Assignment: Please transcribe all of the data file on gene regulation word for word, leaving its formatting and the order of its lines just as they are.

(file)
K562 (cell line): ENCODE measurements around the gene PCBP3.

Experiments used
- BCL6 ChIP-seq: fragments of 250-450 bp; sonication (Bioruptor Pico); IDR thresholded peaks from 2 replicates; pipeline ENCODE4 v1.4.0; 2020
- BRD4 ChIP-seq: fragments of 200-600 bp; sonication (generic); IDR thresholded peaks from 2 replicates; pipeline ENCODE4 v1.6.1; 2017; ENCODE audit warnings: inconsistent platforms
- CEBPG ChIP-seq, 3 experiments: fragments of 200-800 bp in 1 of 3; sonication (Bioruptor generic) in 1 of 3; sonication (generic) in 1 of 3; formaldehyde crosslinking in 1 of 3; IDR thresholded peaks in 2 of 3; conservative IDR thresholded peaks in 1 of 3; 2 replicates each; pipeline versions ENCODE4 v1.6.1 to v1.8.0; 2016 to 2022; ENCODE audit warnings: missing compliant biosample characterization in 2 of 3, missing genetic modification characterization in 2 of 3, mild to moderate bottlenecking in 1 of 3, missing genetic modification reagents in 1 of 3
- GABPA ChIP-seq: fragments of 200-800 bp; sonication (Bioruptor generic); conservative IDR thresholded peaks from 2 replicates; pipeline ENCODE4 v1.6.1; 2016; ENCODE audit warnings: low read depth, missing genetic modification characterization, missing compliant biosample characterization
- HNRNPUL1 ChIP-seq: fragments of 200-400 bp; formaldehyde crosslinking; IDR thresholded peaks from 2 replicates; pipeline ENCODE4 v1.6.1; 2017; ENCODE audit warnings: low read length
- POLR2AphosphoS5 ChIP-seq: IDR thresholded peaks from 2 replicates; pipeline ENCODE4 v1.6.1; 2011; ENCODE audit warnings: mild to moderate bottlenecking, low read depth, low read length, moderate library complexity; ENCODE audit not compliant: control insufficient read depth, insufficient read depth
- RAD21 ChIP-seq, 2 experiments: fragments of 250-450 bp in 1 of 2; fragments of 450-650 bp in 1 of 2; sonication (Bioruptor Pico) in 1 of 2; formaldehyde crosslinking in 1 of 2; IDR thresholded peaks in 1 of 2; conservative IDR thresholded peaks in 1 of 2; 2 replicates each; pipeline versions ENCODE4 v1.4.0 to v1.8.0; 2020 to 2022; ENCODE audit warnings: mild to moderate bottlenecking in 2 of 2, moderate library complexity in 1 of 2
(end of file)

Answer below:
K562 (cell line): ENCODE measurements around the gene PCBP3.

Experiments used
- BCL6 ChIP-seq: fragments of 250-450 bp; sonication (Bioruptor Pico); IDR thresholded peaks from 2 replicates; pipeline ENCODE4 v1.4.0; 2020
- BRD4 ChIP-seq: fragments of 200-600 bp; sonication (generic); IDR thresholded peaks from 2 replicates; pipeline ENCODE4 v1.6.1; 2017; ENCODE audit warnings: inconsistent platforms
- CEBPG ChIP-seq, 3 experiments: fragments of 200-800 bp in 1 of 3; sonication (Bioruptor generic) in 1 of 3; sonication (generic) in 1 of 3; formaldehyde crosslinking in 1 of 3; IDR thresholded peaks in 2 of 3; conservative IDR thresholded peaks in 1 of 3; 2 replicates each; pipeline versions ENCODE4 v1.6.1 to v1.8.0; 2016 to 2022; ENCODE audit warnings: missing compliant biosample characterization in 2 of 3, missing genetic modification characterization in 2 of 3, mild to moderate bottlenecking in 1 of 3, missing genetic modification reagents in 1 of 3
- GABPA ChIP-seq: fragments of 200-800 bp; sonication (Bioruptor generic); conservative IDR thresholded peaks from 2 replicates; pipeline ENCODE4 v1.6.1; 2016; ENCODE audit warnings: low read depth, missing genetic modification characterization, missing compliant biosample characterization
- HNRNPUL1 ChIP-seq: fragments of 200-400 bp; formaldehyde crosslinking; IDR thresholded peaks from 2 replicates; pipeline ENCODE4 v1.6.1; 2017; ENCODE audit warnings: low read length
- POLR2AphosphoS5 ChIP-seq: IDR thresholded peaks from 2 replicates; pipeline ENCODE4 v1.6.1; 2011; ENCODE audit warnings: mild to moderate bottlenecking, low read depth, low read length, moderate library complexity; ENCODE audit not compliant: control insufficient read depth, insufficient read depth
- RAD21 ChIP-seq, 2 experiments: fragments of 250-450 bp in 1 of 2; fragments of 450-650 bp in 1 of 2; sonication (Bioruptor Pico) in 1 of 2; formaldehyde crosslinking in 1 of 2; IDR thresholded peaks in 1 of 2; conservative IDR thresholded peaks in 1 of 2; 2 replicates each; pipeline versions ENCODE4 v1.4.0 to v1.8.0; 2020 to 2022; ENCODE audit warnings: mild to moderate bottlenecking in 2 of 2, moderate library complexity in 1 of 2